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Beyond The Big Dig
About this project

What happens to the ribbon of land being created by the depression of the Central Artery may be the most important development decision to face Boston in a generation.


A single authority to design, run artery

By Jane M. Swift, 6/3/2002

THERE EXISTS WIDESPREAD agreement that the way we use the land exposed by the removal of the elevated Central Artery will be one of the most important decisions ever made in Massachusetts. As I said in my state of the state address, we have a unique opportunity to transform this scarred surface into a sparkling jewel for generations to come.

As with all large public policy issues, the devil is very much in the details, and the challenge for public policy makers today is to assure that there is a process in place which will assure us of the greatest opportunity to inspire genius in the utilization of this land. In concert with Mayor Thomas Menino and his proposal for a Millennium Greenway Trust, there are five organizing principles for the process going forward which are of critical importance:

  • Transfer control of the design, implementation, and operation of the Surface Artery Corridor to its ultimate steward, the Millennium Greenway Trust, immediately.

    The staff at the Massachusetts Turnpike Authority have done a creditable job of organizing the predesign selection process to date; however, it would be ill-advised to have the design of these priceless parcels be done under the direction of a highway agency rather than by a community trust designed specifically for this specific purpose.

  • The trust should have design control over the entire corridor, both development parcels and open space parcels. Revenues generated by the development of the parcels have been previously committed to cover construction and operation deficits for the Big Dig; while those commitments must be honored, the new trust must have the authority to develop and enforce a vision and strategy for this entire corridor.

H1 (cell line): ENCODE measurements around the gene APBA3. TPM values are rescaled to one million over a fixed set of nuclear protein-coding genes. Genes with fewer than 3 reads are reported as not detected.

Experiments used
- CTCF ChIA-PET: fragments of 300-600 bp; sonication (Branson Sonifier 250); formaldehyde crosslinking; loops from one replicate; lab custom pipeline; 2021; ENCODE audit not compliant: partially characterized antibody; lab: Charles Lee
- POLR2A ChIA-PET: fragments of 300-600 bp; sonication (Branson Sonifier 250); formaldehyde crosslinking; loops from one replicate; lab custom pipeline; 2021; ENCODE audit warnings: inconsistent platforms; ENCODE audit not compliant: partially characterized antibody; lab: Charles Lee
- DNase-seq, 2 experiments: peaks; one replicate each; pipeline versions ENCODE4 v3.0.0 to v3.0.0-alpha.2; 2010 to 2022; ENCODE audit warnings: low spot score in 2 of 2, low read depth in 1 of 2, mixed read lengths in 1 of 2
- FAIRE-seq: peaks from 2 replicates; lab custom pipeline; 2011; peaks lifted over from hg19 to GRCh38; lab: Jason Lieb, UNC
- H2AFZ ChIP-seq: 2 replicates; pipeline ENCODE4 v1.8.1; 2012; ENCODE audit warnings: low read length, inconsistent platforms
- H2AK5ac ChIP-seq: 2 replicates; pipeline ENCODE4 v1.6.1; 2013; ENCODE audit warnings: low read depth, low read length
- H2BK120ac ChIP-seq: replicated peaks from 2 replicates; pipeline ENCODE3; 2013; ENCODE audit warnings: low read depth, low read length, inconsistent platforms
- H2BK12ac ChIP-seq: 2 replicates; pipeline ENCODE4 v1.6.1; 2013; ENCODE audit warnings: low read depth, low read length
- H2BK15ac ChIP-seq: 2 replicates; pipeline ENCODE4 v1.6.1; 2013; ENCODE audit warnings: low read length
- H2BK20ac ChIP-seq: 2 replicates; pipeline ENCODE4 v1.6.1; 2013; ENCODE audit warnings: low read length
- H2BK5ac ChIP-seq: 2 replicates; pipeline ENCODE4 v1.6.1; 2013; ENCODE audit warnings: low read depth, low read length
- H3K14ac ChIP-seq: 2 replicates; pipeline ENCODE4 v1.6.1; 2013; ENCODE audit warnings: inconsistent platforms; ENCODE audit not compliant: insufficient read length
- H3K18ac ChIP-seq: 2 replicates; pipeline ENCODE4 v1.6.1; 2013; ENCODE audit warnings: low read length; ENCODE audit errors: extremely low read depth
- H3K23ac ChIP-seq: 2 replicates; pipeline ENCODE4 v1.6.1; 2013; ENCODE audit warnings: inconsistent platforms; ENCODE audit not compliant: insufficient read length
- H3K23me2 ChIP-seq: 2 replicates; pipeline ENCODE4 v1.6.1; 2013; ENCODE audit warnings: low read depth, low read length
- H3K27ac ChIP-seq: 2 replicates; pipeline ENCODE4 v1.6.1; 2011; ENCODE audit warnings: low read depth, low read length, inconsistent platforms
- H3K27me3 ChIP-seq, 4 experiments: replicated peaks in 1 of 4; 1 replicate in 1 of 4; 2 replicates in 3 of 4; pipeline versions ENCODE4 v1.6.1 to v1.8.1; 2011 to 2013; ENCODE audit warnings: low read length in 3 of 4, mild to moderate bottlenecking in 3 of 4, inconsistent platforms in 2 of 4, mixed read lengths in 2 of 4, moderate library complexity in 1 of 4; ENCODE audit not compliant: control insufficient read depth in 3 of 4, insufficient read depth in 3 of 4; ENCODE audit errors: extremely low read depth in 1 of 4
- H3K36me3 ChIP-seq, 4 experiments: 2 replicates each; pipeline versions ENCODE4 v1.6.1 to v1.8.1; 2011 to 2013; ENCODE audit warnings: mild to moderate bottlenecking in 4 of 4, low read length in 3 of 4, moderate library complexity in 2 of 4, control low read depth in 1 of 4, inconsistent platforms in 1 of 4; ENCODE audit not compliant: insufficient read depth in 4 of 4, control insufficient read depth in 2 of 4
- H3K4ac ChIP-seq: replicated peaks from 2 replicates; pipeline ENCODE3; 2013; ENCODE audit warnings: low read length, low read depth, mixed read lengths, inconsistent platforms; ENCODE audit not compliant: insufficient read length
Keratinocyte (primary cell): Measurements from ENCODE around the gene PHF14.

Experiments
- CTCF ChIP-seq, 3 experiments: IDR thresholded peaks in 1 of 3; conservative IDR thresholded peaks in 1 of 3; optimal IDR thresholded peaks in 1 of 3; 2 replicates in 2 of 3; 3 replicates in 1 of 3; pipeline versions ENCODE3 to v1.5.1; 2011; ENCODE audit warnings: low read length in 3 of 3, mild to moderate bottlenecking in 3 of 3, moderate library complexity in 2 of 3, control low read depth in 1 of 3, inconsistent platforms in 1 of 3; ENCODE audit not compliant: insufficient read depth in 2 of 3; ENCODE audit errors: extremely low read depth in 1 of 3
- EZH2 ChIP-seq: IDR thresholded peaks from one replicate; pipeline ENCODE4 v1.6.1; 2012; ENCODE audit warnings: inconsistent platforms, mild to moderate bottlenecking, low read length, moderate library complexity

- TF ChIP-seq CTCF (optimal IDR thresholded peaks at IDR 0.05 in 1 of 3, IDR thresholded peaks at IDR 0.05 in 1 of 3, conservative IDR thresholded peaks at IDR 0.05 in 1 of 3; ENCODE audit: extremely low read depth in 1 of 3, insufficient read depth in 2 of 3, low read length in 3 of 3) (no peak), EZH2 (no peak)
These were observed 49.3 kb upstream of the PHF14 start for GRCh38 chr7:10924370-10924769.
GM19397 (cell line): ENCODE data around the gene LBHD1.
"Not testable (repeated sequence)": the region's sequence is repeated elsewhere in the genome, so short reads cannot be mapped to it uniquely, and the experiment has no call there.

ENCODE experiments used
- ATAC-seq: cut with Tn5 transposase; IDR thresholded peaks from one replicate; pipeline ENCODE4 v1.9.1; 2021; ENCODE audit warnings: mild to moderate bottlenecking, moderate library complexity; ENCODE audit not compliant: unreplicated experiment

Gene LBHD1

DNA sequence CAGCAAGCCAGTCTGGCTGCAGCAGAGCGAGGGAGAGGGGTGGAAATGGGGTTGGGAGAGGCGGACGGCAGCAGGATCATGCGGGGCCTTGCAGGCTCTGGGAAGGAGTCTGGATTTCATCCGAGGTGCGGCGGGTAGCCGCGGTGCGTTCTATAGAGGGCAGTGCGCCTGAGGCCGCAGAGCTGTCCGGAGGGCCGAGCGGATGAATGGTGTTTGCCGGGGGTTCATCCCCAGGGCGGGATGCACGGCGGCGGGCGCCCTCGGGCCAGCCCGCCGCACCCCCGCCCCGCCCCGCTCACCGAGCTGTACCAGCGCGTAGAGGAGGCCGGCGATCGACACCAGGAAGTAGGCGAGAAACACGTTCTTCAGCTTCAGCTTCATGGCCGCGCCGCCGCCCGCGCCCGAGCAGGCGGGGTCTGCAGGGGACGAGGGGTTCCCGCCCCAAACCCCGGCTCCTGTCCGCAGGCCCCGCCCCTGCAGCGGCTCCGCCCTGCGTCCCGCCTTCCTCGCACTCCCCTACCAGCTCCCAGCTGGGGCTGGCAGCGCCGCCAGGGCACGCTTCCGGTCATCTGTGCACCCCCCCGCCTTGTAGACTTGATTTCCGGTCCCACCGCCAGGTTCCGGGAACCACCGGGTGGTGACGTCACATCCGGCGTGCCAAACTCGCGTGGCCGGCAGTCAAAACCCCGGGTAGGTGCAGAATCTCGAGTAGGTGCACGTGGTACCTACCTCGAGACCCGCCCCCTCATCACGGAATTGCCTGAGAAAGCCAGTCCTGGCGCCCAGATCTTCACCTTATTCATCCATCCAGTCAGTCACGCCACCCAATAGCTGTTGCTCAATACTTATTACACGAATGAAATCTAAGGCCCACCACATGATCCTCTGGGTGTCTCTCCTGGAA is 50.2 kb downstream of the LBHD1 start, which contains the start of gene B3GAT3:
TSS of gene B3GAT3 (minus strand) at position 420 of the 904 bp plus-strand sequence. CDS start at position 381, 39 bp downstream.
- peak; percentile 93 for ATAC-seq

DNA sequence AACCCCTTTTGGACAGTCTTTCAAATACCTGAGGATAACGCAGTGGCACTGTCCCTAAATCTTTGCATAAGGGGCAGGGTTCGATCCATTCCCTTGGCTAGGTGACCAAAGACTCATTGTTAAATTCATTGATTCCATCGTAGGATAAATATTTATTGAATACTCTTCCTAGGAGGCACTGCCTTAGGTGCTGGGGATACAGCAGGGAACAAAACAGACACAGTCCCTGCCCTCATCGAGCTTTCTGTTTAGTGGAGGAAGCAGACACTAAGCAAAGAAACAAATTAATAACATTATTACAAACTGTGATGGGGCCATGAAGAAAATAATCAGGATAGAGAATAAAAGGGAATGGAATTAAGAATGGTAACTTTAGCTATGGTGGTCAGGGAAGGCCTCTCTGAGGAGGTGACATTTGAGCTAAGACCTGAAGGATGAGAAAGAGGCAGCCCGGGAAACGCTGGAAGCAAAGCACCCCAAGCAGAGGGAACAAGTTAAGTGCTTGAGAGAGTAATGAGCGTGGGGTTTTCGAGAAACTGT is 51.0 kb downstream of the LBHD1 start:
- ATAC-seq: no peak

• The governance and finance structure of the trust must protect the operations, maintenance, redesign, and construction of the open space parcels from the unpredictable nature of the annual appropriations process. Whether it is by endowment, fees from a betterment district, contributions, or other, the financial stability of the parcels must be assured.

  • We must not alter the fundamental underlying commitment of the 75-25 split between open space and development. This formula was a critical element of the initial plans to proceed with the project, was negotiated and agreed in good faith and represents a healthy balance for the use of the corridor.

  • Within that 75-25 split, we are fortunate to be able to maintain a "creative ambiguity" over the definition of open space.

    By leaving the definition of open space flexible, we have the opportunity to induce the most creative and innovative designs and to empower proposing designers to think as far "outside the box" as possible to reintegrate the waterfront with the city, enhance the quality of life in the North End and Chinatown, and create vibrant, friendly space which promotes the economic, social, and cultural health of the city. The selection of the final design should determine the final definition of open space - within existing environmental, zoning, and other commitments.

The issues of design, governance, and finance of the Surface Artery Corridor have been debated for years. The Speaker, the Senate president, the mayor, and I are working together to pull the best of these ideas into legislation to create a community trust structured to maximize the wonder and constructive impact of the park and development parcels.

Jane M. Swift is acting governor of Massachusetts.

Copyright 2002 The New York Times Company
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